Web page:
Spina Bifida: An Overview

Spina bifida is physical disability in which the bone in the spinal column is misplaced or malformed and exposes the spinal cord. The term “spina bifida” has roots in the Latin words “spina” meaning “spine”, and “bifida” meaning “split”. Spina Bifida can occur in different forms (mentioned in more detail down below): spina bifida occulta, meningocele (muh-NING-go-seel), or myelomeningocele (my-uh-lo-muh-NING-go-seel). The severity of spina bifida depends on the complication, type, size, and location.

Spina Bifida Center
via Wikimedia Commons

Causes of Spina Bifida

Doctors are not certain as to what causes spina bifida. However, as with many other problems, research has shown that it appears to be a result of a combination of genetic and environmental risk factors. Those factors include family history of neural tube defects and folate deficiency.

During the first month of conception, the embryo grows a developing tissue structure known as the neural tube. Gradually, the neural tube develops into bones, nerves, and muscle which eventually form the nervous system and spinal column.

When the neural tube is still forming, it grows and wraps around to form the spinal column. If the neural tube of the unborn baby does not close fully, this causes problems in the spinal column. When the tissue fails to close completely, development of the spine, muscle and skin in this region is affected and the baby will be born with spina bifida.


 Signs and symptoms of spina bifida vary by type and severity. Symptoms can also differ for each person. They include:

  • Tuft of hair above the spinal defect
  • Fat collection above the spinal defect
  • Birthmark or indentation above the spinal defect
  • Leg muscle stiffness or weakness
  • Paralysis
  • Incontinence issues
  • Seizures
  • Deformed feet
  • Unleveled hip placement
  • Curved spine

Different Types of Spina Bifida

Occult Spinal Dysraphism (OSD)

Infants with OSD have a dimple in their lower back. Because most babies with dimples do not have OSD, a doctor checks using special tools and tests to be sure. Other signs are red marks, hyperpigmented patches on the back, tufts of hair or small lumps. In OSD, the spinal cord may not grow the right way and can cause serious problems as a child grows up.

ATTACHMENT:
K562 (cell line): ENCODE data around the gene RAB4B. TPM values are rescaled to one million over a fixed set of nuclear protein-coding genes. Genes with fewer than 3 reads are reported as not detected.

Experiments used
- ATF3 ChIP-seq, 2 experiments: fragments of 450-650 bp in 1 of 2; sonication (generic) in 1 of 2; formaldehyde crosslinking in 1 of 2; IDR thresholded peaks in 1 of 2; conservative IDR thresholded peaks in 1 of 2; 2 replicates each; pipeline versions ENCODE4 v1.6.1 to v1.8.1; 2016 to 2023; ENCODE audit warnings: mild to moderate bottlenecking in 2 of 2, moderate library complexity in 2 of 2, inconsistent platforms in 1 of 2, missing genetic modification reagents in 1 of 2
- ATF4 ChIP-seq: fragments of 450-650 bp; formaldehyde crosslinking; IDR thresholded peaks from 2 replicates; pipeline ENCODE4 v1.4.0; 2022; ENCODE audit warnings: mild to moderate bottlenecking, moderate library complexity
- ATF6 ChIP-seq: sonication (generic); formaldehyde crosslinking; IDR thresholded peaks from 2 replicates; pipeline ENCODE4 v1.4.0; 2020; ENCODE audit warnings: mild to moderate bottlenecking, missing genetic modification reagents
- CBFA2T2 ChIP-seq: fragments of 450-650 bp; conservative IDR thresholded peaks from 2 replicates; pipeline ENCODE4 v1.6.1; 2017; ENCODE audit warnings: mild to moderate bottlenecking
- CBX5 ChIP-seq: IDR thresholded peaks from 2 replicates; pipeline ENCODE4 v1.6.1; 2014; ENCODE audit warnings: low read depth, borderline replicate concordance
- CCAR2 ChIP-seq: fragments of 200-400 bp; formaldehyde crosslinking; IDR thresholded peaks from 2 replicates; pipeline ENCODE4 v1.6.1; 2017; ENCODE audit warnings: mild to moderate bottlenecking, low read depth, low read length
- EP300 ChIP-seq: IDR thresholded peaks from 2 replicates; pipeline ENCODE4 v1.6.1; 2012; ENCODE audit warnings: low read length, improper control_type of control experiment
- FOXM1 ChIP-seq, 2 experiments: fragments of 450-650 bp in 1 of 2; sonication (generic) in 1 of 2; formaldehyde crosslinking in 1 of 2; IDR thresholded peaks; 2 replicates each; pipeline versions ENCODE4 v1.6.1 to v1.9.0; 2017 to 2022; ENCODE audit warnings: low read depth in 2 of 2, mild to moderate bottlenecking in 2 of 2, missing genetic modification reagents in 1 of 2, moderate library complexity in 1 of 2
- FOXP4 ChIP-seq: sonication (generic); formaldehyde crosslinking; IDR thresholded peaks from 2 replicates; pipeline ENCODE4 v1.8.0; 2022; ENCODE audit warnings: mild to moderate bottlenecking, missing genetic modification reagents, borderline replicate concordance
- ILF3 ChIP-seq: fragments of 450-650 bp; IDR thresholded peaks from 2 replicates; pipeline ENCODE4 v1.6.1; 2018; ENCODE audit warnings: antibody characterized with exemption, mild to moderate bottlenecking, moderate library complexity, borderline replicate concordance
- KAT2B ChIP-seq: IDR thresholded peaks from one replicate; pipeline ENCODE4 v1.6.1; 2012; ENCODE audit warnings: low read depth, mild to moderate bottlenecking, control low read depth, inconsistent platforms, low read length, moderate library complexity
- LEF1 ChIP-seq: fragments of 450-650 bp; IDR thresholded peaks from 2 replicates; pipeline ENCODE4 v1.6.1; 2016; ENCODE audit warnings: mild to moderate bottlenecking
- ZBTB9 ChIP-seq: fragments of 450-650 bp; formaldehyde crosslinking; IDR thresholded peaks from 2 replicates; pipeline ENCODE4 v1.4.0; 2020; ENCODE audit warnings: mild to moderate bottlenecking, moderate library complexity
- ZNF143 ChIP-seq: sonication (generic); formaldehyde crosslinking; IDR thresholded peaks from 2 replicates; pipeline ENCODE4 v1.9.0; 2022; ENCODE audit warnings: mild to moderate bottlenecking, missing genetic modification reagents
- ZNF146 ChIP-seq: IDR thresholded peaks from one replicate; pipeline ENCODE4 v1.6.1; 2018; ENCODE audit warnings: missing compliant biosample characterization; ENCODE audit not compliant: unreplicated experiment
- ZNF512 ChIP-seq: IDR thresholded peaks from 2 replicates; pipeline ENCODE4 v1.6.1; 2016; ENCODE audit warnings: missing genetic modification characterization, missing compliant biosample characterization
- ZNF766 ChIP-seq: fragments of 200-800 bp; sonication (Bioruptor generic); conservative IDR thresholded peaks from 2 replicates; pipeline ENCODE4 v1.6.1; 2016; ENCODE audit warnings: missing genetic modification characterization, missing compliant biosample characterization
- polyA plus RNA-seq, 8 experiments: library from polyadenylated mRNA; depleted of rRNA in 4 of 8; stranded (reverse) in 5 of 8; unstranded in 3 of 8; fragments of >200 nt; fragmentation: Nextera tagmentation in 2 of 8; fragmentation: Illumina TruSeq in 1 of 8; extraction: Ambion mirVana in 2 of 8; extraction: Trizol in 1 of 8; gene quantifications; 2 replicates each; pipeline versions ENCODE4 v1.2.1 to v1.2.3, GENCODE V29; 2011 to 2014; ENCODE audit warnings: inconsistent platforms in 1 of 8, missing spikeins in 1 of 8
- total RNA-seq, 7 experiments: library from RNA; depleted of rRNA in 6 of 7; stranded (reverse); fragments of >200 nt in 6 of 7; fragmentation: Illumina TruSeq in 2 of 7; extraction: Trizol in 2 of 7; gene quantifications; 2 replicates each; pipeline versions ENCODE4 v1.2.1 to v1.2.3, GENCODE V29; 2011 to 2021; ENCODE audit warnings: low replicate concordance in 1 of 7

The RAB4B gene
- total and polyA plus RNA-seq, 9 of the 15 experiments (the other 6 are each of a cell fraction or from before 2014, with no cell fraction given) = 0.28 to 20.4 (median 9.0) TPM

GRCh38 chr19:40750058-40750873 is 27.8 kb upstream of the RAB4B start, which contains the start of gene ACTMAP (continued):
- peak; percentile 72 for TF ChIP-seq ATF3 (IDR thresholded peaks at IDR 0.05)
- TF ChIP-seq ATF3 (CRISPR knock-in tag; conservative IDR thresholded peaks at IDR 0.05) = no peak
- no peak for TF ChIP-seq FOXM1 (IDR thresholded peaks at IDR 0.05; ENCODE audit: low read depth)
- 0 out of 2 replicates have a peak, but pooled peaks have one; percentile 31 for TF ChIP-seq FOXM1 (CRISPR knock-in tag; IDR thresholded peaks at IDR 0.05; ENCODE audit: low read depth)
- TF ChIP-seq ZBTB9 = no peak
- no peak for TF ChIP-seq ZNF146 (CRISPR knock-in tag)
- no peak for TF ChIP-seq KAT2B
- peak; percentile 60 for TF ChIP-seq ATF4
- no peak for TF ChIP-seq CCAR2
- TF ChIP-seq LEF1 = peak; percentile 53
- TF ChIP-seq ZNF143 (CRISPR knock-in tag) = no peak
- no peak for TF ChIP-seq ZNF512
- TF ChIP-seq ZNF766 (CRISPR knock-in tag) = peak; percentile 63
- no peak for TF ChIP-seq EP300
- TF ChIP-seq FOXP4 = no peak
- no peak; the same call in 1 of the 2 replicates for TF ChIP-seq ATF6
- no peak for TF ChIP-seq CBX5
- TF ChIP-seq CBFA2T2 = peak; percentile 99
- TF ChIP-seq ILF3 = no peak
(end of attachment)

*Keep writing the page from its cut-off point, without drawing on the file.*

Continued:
A bump or lump of the membranes of the brain or spinal cord through a defect in the skull or spinal column. Nerve fluid is in the sac, but there is typically no nerve damage. Individuals with this condition can have minor disabilities.

Spina Bifida Occulta

It is called “hidden Spina Bifida” because around 15 % of healthy people have it and do not know. Spina Bifida Occulta usually does not cause harm, and has no visible signs. The spinal cord and nerves are typically fine. People find out they have Spina Bifida after having an X-ray done of their back for other reasons. However, in a small group of people with SBO, pain and neurological symptoms may occur. Tethered cord can be a serious complication that requires investigation by a neurosurgeon.

Yelomeningocele (Meningomyelocele)/Spina Bifida Cystica

This is the most serious form of Spina Bifida. It happens when part of the spinal cord and nerves come through the open part of the spine. It causes nerve damage and other disabilities. 70 to 90% of children with this condition also have too much fluid on their brains. This happens because fluid in the brain and spinal cord is unable to drain like it should. The fluid builds up, causing pressure and swelling. Without treatment, a person’s head grows too big, and may cause brain damage.

Services We Offer at Our Spina Bifida Center

 We at Achievement Center of Texas understand the trials of having Spina bifida. The good news is that our services and trained staff members are all equipped to assist  those with Spina bifida.

  • Walking and mobility aids: Some babies may start exercises to prepare their legs for walking with braces or crutches when they are older. Certain children may need walkers or a wheelchair. Mobility aids, along with regular physical therapy, can help a child become independent.
  • Management of other complications: To help with functioning, special equipment such as bath chairs, commode chairs, and standing frames may be needed. Whether the issues are orthopedic complications, spinal cord complications or skin problems, most spina bifida complications can be managed to improve a person’s quality of life.

Aside from us at the Spina Bifida Center, parents and other caregivers are an essential part of the child's team. Learning how to help manage their child's condition and how to encourage and support their child emotionally and socially will help the child in the long run. Children with spina bifida can go on to college, hold jobs, and have families. Special accommodations may help along the way, but encouraging the child to be as independent as possible would be the best treatment.

Enroll Now in Classes at Our Spina Bifida Center

Achievement Center of Texas has many students with Spina Bifida, and we have plenty of space to accommodate all of your individual needs and goals. Click the button below to begin the enrollment process.

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If you're not ready to enroll your child of yourself into our Spina Bifida Center, please donate so that we can continue offering the best services to individual student. We want to cater to everyone's unique goals and aspirations. This is only made possible through donations from people like you who care. Please click the button below to begin the donation process.